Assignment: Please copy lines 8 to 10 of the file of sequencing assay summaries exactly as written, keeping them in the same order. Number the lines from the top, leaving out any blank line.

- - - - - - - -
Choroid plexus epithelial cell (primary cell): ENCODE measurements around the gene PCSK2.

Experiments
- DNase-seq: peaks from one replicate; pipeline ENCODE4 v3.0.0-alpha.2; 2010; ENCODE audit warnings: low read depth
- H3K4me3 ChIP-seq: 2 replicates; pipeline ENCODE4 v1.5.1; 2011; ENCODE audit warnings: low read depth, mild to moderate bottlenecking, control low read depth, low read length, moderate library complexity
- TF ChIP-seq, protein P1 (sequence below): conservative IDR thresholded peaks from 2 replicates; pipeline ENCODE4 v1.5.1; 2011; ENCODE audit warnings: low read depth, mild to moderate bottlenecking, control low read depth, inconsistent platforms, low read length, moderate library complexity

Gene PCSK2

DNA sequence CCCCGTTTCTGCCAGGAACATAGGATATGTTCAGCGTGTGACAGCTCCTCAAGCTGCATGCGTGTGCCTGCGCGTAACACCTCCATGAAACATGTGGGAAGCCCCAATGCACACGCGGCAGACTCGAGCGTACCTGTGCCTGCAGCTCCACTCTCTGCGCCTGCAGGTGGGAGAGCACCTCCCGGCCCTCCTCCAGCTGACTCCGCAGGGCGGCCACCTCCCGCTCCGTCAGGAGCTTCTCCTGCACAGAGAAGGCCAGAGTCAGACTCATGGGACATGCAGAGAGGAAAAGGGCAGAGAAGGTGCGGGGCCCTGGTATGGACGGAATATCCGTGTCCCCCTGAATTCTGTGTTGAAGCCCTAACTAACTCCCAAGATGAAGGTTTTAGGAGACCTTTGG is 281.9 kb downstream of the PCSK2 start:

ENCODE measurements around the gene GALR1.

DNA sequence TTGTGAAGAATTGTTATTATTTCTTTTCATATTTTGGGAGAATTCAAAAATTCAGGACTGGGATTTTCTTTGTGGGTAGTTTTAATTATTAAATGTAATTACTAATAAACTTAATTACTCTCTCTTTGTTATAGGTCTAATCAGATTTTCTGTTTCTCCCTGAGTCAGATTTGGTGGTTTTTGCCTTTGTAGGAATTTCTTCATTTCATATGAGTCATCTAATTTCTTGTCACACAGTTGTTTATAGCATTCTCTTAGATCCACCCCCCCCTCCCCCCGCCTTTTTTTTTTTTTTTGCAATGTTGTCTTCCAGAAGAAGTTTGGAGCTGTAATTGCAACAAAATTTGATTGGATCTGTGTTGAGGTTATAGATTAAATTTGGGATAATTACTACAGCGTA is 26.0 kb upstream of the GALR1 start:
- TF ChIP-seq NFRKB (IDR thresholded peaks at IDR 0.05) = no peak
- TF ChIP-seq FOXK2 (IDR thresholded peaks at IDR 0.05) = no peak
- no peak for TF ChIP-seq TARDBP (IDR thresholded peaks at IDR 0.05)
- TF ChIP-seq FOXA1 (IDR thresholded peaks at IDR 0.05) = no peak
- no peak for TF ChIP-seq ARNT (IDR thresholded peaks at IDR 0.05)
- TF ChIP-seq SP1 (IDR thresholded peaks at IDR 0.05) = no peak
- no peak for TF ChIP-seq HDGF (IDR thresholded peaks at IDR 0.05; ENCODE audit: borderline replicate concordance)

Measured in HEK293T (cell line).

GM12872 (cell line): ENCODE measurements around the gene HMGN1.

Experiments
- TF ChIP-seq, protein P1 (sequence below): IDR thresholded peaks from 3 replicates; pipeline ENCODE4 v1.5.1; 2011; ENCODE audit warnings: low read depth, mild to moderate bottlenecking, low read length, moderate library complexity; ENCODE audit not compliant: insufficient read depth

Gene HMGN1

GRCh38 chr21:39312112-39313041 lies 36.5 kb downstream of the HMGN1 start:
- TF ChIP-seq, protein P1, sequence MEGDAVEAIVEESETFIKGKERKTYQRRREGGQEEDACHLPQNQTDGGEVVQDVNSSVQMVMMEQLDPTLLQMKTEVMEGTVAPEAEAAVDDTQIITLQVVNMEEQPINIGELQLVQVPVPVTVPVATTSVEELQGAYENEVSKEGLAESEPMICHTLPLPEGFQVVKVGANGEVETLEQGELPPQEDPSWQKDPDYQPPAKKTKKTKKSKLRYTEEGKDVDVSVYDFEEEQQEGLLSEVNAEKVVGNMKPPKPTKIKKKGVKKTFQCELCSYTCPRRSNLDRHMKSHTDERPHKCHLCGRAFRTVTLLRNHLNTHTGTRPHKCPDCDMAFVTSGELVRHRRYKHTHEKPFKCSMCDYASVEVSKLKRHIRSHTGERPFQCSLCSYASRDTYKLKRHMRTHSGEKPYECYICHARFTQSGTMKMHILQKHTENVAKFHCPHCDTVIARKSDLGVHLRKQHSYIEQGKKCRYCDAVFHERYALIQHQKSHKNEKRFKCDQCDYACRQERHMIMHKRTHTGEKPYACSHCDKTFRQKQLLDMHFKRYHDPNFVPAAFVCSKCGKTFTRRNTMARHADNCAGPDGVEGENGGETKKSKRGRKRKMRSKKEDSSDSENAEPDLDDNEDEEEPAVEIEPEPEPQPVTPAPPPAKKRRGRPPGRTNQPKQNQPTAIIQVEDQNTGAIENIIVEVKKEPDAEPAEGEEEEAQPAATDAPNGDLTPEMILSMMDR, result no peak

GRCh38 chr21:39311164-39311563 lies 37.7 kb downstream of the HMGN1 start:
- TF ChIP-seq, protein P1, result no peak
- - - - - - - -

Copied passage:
ENCODE measurements around the gene GALR1.

DNA sequence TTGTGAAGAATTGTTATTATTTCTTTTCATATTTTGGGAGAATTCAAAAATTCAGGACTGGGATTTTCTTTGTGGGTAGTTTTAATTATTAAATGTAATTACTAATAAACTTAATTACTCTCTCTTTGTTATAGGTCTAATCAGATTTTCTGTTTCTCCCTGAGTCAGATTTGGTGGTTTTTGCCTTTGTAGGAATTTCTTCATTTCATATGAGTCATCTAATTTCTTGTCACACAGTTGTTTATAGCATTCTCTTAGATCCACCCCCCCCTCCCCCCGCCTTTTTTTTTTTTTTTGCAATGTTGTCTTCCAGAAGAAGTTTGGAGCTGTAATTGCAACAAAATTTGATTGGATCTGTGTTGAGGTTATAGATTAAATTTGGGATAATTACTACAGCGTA is 26.0 kb upstream of the GALR1 start:
- TF ChIP-seq NFRKB (IDR thresholded peaks at IDR 0.05) = no peak